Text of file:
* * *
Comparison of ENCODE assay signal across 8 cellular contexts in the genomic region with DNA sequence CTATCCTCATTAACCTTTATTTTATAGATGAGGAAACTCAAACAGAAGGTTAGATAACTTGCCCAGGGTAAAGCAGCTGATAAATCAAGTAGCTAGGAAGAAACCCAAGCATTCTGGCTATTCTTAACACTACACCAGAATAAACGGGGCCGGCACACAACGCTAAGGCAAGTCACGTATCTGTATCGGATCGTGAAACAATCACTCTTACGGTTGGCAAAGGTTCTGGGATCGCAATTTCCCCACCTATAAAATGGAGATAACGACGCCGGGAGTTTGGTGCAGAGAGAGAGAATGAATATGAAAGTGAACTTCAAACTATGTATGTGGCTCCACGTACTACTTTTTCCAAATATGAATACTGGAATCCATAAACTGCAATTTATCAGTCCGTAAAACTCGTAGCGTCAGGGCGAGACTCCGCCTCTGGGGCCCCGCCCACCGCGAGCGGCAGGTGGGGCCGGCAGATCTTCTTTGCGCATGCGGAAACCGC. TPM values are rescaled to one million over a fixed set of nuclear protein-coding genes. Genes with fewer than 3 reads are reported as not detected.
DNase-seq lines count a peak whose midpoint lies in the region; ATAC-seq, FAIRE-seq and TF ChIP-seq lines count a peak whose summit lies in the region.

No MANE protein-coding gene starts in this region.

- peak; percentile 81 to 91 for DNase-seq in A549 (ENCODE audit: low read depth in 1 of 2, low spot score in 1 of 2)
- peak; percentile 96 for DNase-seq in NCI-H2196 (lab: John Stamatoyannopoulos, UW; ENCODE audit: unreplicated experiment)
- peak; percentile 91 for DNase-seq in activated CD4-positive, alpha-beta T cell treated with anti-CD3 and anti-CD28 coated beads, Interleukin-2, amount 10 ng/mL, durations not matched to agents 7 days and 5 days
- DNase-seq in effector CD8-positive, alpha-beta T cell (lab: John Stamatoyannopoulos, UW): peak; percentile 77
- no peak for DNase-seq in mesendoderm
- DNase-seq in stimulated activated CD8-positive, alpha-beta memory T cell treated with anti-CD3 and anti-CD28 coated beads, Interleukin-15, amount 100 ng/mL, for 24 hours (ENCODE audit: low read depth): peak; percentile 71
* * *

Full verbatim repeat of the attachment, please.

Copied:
Comparison of ENCODE assay signal across 8 cellular contexts in the genomic region with DNA sequence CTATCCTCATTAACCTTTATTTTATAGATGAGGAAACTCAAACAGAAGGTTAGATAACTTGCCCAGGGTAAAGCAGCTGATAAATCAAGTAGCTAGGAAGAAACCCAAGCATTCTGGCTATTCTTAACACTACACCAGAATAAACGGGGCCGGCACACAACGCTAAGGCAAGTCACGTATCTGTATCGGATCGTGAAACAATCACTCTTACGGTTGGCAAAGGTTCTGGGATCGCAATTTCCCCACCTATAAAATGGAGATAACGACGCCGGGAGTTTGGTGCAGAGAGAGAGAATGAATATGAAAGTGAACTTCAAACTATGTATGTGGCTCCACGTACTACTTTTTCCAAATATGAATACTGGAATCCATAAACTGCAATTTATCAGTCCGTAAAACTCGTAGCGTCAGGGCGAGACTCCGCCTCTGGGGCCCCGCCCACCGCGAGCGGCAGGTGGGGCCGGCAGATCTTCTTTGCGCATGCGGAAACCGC. TPM values are rescaled to one million over a fixed set of nuclear protein-coding genes. Genes with fewer than 3 reads are reported as not detected.
DNase-seq lines count a peak whose midpoint lies in the region; ATAC-seq, FAIRE-seq and TF ChIP-seq lines count a peak whose summit lies in the region.

No MANE protein-coding gene starts in this region.

- peak; percentile 81 to 91 for DNase-seq in A549 (ENCODE audit: low read depth in 1 of 2, low spot score in 1 of 2)
- peak; percentile 96 for DNase-seq in NCI-H2196 (lab: John Stamatoyannopoulos, UW; ENCODE audit: unreplicated experiment)
- peak; percentile 91 for DNase-seq in activated CD4-positive, alpha-beta T cell treated with anti-CD3 and anti-CD28 coated beads, Interleukin-2, amount 10 ng/mL, durations not matched to agents 7 days and 5 days
- DNase-seq in effector CD8-positive, alpha-beta T cell (lab: John Stamatoyannopoulos, UW): peak; percentile 77
- no peak for DNase-seq in mesendoderm
- DNase-seq in stimulated activated CD8-positive, alpha-beta memory T cell treated with anti-CD3 and anti-CD28 coated beads, Interleukin-15, amount 100 ng/mL, for 24 hours (ENCODE audit: low read depth): peak; percentile 71